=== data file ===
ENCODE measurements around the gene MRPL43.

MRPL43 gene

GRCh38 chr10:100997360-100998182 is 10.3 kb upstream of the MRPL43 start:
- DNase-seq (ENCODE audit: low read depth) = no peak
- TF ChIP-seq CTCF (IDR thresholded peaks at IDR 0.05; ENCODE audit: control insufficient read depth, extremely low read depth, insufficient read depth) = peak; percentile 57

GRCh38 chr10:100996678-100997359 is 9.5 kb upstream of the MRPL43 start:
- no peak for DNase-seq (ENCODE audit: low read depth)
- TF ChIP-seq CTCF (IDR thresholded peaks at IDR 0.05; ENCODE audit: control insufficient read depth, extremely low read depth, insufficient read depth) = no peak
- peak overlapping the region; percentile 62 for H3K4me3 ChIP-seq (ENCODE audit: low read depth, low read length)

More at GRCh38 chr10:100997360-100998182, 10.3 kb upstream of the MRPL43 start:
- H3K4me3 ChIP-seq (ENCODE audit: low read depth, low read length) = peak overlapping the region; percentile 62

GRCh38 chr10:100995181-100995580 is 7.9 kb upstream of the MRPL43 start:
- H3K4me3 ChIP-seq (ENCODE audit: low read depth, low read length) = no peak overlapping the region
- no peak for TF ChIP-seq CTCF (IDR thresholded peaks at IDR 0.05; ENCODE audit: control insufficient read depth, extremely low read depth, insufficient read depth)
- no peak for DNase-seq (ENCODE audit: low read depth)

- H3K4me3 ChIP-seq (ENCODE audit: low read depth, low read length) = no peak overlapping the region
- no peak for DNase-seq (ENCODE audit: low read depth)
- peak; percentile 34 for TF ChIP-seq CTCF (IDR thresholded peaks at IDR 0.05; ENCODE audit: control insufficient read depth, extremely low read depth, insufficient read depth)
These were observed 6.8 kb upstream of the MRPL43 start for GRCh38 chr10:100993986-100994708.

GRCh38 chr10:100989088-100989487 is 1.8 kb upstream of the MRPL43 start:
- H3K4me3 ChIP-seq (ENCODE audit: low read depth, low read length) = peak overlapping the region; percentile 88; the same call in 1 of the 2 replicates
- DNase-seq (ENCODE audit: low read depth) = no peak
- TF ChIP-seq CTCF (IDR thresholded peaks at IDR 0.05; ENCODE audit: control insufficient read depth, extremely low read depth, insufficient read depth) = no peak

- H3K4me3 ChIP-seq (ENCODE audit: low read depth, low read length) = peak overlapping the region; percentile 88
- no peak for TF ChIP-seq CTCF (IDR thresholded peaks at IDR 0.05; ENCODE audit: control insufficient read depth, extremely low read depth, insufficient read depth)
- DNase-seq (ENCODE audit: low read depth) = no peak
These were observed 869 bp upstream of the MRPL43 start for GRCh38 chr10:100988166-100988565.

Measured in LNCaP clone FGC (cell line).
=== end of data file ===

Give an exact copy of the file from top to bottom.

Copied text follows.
ENCODE measurements around the gene MRPL43.

MRPL43 gene

GRCh38 chr10:100997360-100998182 is 10.3 kb upstream of the MRPL43 start:
- DNase-seq (ENCODE audit: low read depth) = no peak
- TF ChIP-seq CTCF (IDR thresholded peaks at IDR 0.05; ENCODE audit: control insufficient read depth, extremely low read depth, insufficient read depth) = peak; percentile 57

GRCh38 chr10:100996678-100997359 is 9.5 kb upstream of the MRPL43 start:
- no peak for DNase-seq (ENCODE audit: low read depth)
- TF ChIP-seq CTCF (IDR thresholded peaks at IDR 0.05; ENCODE audit: control insufficient read depth, extremely low read depth, insufficient read depth) = no peak
- peak overlapping the region; percentile 62 for H3K4me3 ChIP-seq (ENCODE audit: low read depth, low read length)

More at GRCh38 chr10:100997360-100998182, 10.3 kb upstream of the MRPL43 start:
- H3K4me3 ChIP-seq (ENCODE audit: low read depth, low read length) = peak overlapping the region; percentile 62

GRCh38 chr10:100995181-100995580 is 7.9 kb upstream of the MRPL43 start:
- H3K4me3 ChIP-seq (ENCODE audit: low read depth, low read length) = no peak overlapping the region
- no peak for TF ChIP-seq CTCF (IDR thresholded peaks at IDR 0.05; ENCODE audit: control insufficient read depth, extremely low read depth, insufficient read depth)
- no peak for DNase-seq (ENCODE audit: low read depth)

- H3K4me3 ChIP-seq (ENCODE audit: low read depth, low read length) = no peak overlapping the region
- no peak for DNase-seq (ENCODE audit: low read depth)
- peak; percentile 34 for TF ChIP-seq CTCF (IDR thresholded peaks at IDR 0.05; ENCODE audit: control insufficient read depth, extremely low read depth, insufficient read depth)
These were observed 6.8 kb upstream of the MRPL43 start for GRCh38 chr10:100993986-100994708.

GRCh38 chr10:100989088-100989487 is 1.8 kb upstream of the MRPL43 start:
- H3K4me3 ChIP-seq (ENCODE audit: low read depth, low read length) = peak overlapping the region; percentile 88; the same call in 1 of the 2 replicates
- DNase-seq (ENCODE audit: low read depth) = no peak
- TF ChIP-seq CTCF (IDR thresholded peaks at IDR 0.05; ENCODE audit: control insufficient read depth, extremely low read depth, insufficient read depth) = no peak

- H3K4me3 ChIP-seq (ENCODE audit: low read depth, low read length) = peak overlapping the region; percentile 88
- no peak for TF ChIP-seq CTCF (IDR thresholded peaks at IDR 0.05; ENCODE audit: control insufficient read depth, extremely low read depth, insufficient read depth)
- DNase-seq (ENCODE audit: low read depth) = no peak
These were observed 869 bp upstream of the MRPL43 start for GRCh38 chr10:100988166-100988565.

Measured in LNCaP clone FGC (cell line).